In Week 1, you will get a better sense of your study commitments for the term after your introductory lectures. Some students find this week a bit overwhelming as your lecturers will summarise the next 13 weeks of teaching in one hour, which can feel like a lot of information. Treat it like a series of previews at the movies and just sit back and listen to the snapshot information. Each week throughout semester, you will get the full-length ‘feature’ presentation on a lecture topic where things will make more sense.

You might also feel that first dip in the rollercoaster this week as you start to experience a ‘reality realignment’ i.e. what you thought uni was going to be and what is actually expected. This is normal and you just need to put a plan in place to manage your time – students who stick to their plan and take it ‘one day and one task at a time’ experience less stress and are able to enjoy their study.

JCU recommends that students allocate a minimum of 10-12 hours/week/subject to study commitments. Around 25% of your time will be spent attending classes/webinars and the other 75% will involve independent study. This self-directed study will include academic reading, reviewing notes, completing tutorial exercises, group study, as well as assignment and exam preparation. For a full-time student studying three or four subjects, it is a significant time commitment (36-48 hours/week). It is helpful to create weekly and semester planners (see tips below) to stay on track and share these with your nearest and dearest (parents, partners, children), so there is a shared understanding of your study commitments.

Top Tips

Attend to Achieve – students who attend ALL classes maximise their learning and success.

Stay Ahead – read all set materials before lectures and complete any tutorial/workshop activities before classes/Collaborate sessions each week to help contextualise your learning.  Allow extra time for each activity in your first study period as things often take longer than you expect the first time around.

Plan for Success – go to the JCU Learning Centre website to create weekly study and semester assessment planners.  Treat university like a job and commit to your ‘weekly roster’ of study.  This routine will keep you on track, reduce stress levels, and make study enjoyable.

Kickstart Your Success – get a jump start on your first assessments in Week 1, so you have plenty of time to put a plan in place, get any help you need, and meet the deadlines without unnecessary stress.  The Learning Centre has a large catalogue of tailored resources to help with your first assignment.

Check In – do a weekly review each Friday to assess which tasks didn’t get completed, so you can decide on a course of action (do it on the weekend, move it to next week etc).  Also, reflect on how you are coping with different elements of your study and life and seek out support from JCU staff or peer leaders.

Pre-Census Date Blues

The first month of university is a steep learning curve and there will be a lot to do, see, learn and remember, so you may find yourself experiencing periods of fatigue due to mental overstimulation.  It is important to remember that university study is a marathon and not a sprint, so you need to pace yourself and look after your mental and physical wellbeing, which includes taking regular study breaks to let your brain process new information and revive.   You may also be juggling a lot of other competing commitments (paid work, carer duties, volunteerism, sport, family/friends), so be kind to yourself if you have a few hiccups as you settle into university life.  It is important to remember that you only have a finite amount of time each week, so some things may have to give – this will be discussed in the Wellbeing and Life Balance module.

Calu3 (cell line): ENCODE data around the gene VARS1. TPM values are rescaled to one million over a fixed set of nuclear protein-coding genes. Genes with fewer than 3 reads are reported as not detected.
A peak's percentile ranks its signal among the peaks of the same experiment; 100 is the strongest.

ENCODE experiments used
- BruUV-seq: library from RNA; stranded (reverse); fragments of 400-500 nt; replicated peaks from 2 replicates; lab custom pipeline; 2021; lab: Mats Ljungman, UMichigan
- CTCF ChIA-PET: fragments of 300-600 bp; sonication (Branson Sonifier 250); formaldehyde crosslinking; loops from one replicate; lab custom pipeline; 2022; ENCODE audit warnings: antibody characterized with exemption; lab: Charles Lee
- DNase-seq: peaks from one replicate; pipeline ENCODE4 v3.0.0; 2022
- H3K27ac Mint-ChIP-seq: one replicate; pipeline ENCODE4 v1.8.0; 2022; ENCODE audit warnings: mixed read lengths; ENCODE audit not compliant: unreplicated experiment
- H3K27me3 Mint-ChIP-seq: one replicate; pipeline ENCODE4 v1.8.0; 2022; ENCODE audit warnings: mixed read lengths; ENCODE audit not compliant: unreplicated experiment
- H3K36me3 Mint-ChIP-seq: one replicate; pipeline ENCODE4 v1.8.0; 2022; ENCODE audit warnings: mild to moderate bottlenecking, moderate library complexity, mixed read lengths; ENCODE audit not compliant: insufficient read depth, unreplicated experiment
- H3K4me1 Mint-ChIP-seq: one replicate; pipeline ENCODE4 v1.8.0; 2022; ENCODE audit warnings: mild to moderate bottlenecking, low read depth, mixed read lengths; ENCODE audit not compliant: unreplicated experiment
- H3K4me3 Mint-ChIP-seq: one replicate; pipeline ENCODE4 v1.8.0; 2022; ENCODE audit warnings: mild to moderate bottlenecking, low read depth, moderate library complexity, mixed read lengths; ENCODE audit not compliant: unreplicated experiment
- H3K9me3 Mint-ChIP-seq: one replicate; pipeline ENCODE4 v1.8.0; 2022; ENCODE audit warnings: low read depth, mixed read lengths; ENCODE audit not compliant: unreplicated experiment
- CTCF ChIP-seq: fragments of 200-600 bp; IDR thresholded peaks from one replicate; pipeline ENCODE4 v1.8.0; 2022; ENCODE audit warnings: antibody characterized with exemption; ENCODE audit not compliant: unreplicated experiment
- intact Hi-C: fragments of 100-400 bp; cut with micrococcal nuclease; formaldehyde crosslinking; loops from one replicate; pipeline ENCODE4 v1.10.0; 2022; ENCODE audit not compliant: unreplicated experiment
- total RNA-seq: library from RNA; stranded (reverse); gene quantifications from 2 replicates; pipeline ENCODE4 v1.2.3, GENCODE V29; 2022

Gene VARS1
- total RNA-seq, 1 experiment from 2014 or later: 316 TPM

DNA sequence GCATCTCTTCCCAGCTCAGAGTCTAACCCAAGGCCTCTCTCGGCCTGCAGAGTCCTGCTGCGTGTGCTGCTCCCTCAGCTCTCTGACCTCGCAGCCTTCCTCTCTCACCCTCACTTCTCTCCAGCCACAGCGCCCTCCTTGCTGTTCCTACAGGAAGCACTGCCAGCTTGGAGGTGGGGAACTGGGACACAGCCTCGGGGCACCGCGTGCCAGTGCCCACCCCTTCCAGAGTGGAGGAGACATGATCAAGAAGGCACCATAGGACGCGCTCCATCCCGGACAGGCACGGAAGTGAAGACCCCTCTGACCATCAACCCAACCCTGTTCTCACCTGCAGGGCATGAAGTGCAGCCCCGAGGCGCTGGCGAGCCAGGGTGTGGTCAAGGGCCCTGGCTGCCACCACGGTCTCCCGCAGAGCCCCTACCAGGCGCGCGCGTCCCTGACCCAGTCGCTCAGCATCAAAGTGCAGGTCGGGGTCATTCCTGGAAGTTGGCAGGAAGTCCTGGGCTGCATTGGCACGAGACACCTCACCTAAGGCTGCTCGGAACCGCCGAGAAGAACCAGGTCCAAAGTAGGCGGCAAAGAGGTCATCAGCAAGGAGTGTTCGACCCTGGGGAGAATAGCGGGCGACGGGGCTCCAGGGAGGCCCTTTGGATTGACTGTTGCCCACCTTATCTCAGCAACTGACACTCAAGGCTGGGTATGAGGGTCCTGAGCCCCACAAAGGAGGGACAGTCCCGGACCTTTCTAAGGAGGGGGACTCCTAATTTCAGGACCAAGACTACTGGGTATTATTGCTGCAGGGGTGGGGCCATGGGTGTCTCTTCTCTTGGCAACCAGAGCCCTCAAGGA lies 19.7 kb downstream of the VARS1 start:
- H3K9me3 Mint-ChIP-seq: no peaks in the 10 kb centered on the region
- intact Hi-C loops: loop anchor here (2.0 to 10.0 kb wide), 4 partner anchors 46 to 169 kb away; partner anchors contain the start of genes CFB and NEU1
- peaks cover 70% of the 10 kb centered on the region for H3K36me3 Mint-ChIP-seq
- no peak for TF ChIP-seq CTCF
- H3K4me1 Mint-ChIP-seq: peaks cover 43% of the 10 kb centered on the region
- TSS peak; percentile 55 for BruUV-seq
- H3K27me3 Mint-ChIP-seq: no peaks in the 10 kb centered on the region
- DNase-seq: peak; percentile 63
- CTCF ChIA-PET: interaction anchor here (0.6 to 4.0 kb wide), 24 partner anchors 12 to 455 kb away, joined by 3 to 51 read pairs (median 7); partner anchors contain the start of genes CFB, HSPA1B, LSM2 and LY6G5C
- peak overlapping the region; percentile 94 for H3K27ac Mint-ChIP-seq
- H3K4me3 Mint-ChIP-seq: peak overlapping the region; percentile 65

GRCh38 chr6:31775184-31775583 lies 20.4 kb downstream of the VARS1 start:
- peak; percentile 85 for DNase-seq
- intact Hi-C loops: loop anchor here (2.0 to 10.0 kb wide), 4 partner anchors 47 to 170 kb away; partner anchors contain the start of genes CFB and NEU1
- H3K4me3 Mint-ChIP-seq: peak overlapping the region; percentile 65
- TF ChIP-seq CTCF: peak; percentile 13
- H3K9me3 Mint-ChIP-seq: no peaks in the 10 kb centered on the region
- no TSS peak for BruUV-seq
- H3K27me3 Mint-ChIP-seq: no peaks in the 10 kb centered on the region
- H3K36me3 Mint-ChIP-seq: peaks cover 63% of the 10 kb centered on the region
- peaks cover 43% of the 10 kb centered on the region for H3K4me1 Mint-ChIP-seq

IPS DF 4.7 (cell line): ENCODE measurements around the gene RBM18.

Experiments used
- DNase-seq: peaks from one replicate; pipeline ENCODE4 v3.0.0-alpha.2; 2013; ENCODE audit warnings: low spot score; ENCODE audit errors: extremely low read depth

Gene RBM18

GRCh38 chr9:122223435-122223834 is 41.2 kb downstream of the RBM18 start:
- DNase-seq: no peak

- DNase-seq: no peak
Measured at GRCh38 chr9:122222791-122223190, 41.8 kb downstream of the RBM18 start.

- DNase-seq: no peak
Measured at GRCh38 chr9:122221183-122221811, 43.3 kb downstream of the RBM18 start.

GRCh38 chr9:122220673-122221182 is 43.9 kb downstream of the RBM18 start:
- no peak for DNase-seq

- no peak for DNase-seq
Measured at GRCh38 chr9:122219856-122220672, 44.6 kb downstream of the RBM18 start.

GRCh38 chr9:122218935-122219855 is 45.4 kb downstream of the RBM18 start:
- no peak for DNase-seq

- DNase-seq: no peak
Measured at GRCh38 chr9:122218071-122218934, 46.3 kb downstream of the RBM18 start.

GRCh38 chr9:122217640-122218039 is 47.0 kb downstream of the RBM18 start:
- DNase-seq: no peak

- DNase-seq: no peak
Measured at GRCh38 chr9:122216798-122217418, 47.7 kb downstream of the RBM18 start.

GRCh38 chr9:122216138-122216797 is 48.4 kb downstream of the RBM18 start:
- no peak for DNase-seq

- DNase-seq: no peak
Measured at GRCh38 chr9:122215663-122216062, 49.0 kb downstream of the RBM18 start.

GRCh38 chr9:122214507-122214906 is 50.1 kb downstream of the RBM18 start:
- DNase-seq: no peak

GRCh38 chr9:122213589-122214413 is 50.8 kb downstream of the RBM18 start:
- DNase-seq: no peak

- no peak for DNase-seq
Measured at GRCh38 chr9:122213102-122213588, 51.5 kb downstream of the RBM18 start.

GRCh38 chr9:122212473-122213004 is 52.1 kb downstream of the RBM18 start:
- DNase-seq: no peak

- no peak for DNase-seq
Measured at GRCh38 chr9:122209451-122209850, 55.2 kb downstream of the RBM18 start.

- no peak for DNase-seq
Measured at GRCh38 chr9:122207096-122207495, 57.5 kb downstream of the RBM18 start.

Around Week 4, your first assignments will be due and you may feel a further dip down and a lack of confidence about your abilities – you may even question your decision to study at university.  These insecurities and negative feelings are common around assessment deadlines, so talk to your classmates and check in to see how they are coping for shared support. Remember, there are lots of free specialised support services at JCU to help you succeed.

You can also do a quick online Student Success Checklist for first-year students to see if you have missed any critical transition information about recommended resources, services, programs and actions.

Infographic showing words change, modify, transition, transform, shift, adjust in a cycle.

Top Tips

Ask for Help – don’t be afraid to ask for help when you need it.   Reach out to your lecturer or tutor with questions about your subject content or assessments.  JCU also has a wide range of free professional support services to help with your academic, personal and employability development.

Study Strategically – summarise your notes and readings each week into a one-paged typed sheet/subject – it will help you consolidate your learning and these synopses will become your exam prep notes (win-win)!

Study Space – create a comfortable study space with good lighting, turn off your phone, and limit distractions.  Ensure you have access to a good quality microphone and use a computer (not a handheld device) when participating in virtual classes.

Drop Down – Not Out – review your study load before Census Date and decide whether you need to drop a subject (or two) in order to be successful and remain at university.  Always seek advice about which subject/s to drop so that it doesn’t affect your academic progress, visa, or any government assistant payments.

First Assignment Feedback

After you receive some positive feedback from your first assessments, your sense of academic confidence will lift and you will feel inspired and motivated to continue.  Remember that university is a learning experience, and in your first year you will need to spend as much time learning how to study as learning your course content.  The Learning Centre has a lot of short, helpful booklets about active learning on topics like note-taking, effective reading, learning styles, mind mapping, oral presentations etc.